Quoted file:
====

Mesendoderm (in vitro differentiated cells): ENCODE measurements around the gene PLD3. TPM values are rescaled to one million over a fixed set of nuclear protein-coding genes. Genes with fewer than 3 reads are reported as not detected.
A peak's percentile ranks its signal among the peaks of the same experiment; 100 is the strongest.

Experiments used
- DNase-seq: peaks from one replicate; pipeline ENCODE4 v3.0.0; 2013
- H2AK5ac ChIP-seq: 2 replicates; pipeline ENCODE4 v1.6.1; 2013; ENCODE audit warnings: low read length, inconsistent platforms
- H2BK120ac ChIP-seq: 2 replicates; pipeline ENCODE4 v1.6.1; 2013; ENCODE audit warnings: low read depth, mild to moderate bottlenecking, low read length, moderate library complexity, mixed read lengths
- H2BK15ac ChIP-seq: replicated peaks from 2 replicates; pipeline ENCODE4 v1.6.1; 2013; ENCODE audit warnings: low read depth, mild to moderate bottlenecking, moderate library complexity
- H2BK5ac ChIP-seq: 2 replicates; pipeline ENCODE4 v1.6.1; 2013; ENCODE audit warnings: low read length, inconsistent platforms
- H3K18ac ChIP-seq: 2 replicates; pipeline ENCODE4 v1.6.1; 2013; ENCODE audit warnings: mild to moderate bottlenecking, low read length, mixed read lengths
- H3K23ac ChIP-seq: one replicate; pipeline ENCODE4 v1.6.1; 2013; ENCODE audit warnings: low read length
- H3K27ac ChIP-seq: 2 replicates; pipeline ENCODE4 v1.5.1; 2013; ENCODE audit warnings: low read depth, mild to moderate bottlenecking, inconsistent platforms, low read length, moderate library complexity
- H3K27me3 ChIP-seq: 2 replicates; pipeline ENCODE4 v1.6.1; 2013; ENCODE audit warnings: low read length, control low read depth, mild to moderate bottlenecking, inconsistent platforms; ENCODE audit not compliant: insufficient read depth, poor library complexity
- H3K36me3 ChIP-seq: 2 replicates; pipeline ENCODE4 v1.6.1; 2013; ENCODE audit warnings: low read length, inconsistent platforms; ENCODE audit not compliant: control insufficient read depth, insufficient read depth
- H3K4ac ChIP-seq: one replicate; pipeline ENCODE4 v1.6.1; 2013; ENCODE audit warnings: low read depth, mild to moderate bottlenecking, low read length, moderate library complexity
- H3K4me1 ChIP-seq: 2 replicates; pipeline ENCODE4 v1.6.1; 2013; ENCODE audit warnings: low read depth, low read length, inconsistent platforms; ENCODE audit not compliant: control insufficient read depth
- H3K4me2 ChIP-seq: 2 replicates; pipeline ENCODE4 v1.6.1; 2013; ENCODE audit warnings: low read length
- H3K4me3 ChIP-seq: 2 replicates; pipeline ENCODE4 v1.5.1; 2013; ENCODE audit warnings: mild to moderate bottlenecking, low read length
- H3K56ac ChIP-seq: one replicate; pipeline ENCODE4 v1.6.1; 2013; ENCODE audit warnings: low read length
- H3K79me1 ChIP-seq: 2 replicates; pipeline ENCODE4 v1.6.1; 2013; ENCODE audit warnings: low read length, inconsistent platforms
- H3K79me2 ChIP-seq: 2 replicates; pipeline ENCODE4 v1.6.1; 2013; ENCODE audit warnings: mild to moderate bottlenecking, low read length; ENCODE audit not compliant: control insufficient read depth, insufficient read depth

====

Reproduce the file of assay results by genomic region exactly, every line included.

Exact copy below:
Mesendoderm (in vitro differentiated cells): ENCODE measurements around the gene PLD3. TPM values are rescaled to one million over a fixed set of nuclear protein-coding genes. Genes with fewer than 3 reads are reported as not detected.
A peak's percentile ranks its signal among the peaks of the same experiment; 100 is the strongest.

Experiments used
- DNase-seq: peaks from one replicate; pipeline ENCODE4 v3.0.0; 2013
- H2AK5ac ChIP-seq: 2 replicates; pipeline ENCODE4 v1.6.1; 2013; ENCODE audit warnings: low read length, inconsistent platforms
- H2BK120ac ChIP-seq: 2 replicates; pipeline ENCODE4 v1.6.1; 2013; ENCODE audit warnings: low read depth, mild to moderate bottlenecking, low read length, moderate library complexity, mixed read lengths
- H2BK15ac ChIP-seq: replicated peaks from 2 replicates; pipeline ENCODE4 v1.6.1; 2013; ENCODE audit warnings: low read depth, mild to moderate bottlenecking, moderate library complexity
- H2BK5ac ChIP-seq: 2 replicates; pipeline ENCODE4 v1.6.1; 2013; ENCODE audit warnings: low read length, inconsistent platforms
- H3K18ac ChIP-seq: 2 replicates; pipeline ENCODE4 v1.6.1; 2013; ENCODE audit warnings: mild to moderate bottlenecking, low read length, mixed read lengths
- H3K23ac ChIP-seq: one replicate; pipeline ENCODE4 v1.6.1; 2013; ENCODE audit warnings: low read length
- H3K27ac ChIP-seq: 2 replicates; pipeline ENCODE4 v1.5.1; 2013; ENCODE audit warnings: low read depth, mild to moderate bottlenecking, inconsistent platforms, low read length, moderate library complexity
- H3K27me3 ChIP-seq: 2 replicates; pipeline ENCODE4 v1.6.1; 2013; ENCODE audit warnings: low read length, control low read depth, mild to moderate bottlenecking, inconsistent platforms; ENCODE audit not compliant: insufficient read depth, poor library complexity
- H3K36me3 ChIP-seq: 2 replicates; pipeline ENCODE4 v1.6.1; 2013; ENCODE audit warnings: low read length, inconsistent platforms; ENCODE audit not compliant: control insufficient read depth, insufficient read depth
- H3K4ac ChIP-seq: one replicate; pipeline ENCODE4 v1.6.1; 2013; ENCODE audit warnings: low read depth, mild to moderate bottlenecking, low read length, moderate library complexity
- H3K4me1 ChIP-seq: 2 replicates; pipeline ENCODE4 v1.6.1; 2013; ENCODE audit warnings: low read depth, low read length, inconsistent platforms; ENCODE audit not compliant: control insufficient read depth
- H3K4me2 ChIP-seq: 2 replicates; pipeline ENCODE4 v1.6.1; 2013; ENCODE audit warnings: low read length
- H3K4me3 ChIP-seq: 2 replicates; pipeline ENCODE4 v1.5.1; 2013; ENCODE audit warnings: mild to moderate bottlenecking, low read length
- H3K56ac ChIP-seq: one replicate; pipeline ENCODE4 v1.6.1; 2013; ENCODE audit warnings: low read length
- H3K79me1 ChIP-seq: 2 replicates; pipeline ENCODE4 v1.6.1; 2013; ENCODE audit warnings: low read length, inconsistent platforms
- H3K79me2 ChIP-seq: 2 replicates; pipeline ENCODE4 v1.6.1; 2013; ENCODE audit warnings: mild to moderate bottlenecking, low read length; ENCODE audit not compliant: control insufficient read depth, insufficient read depth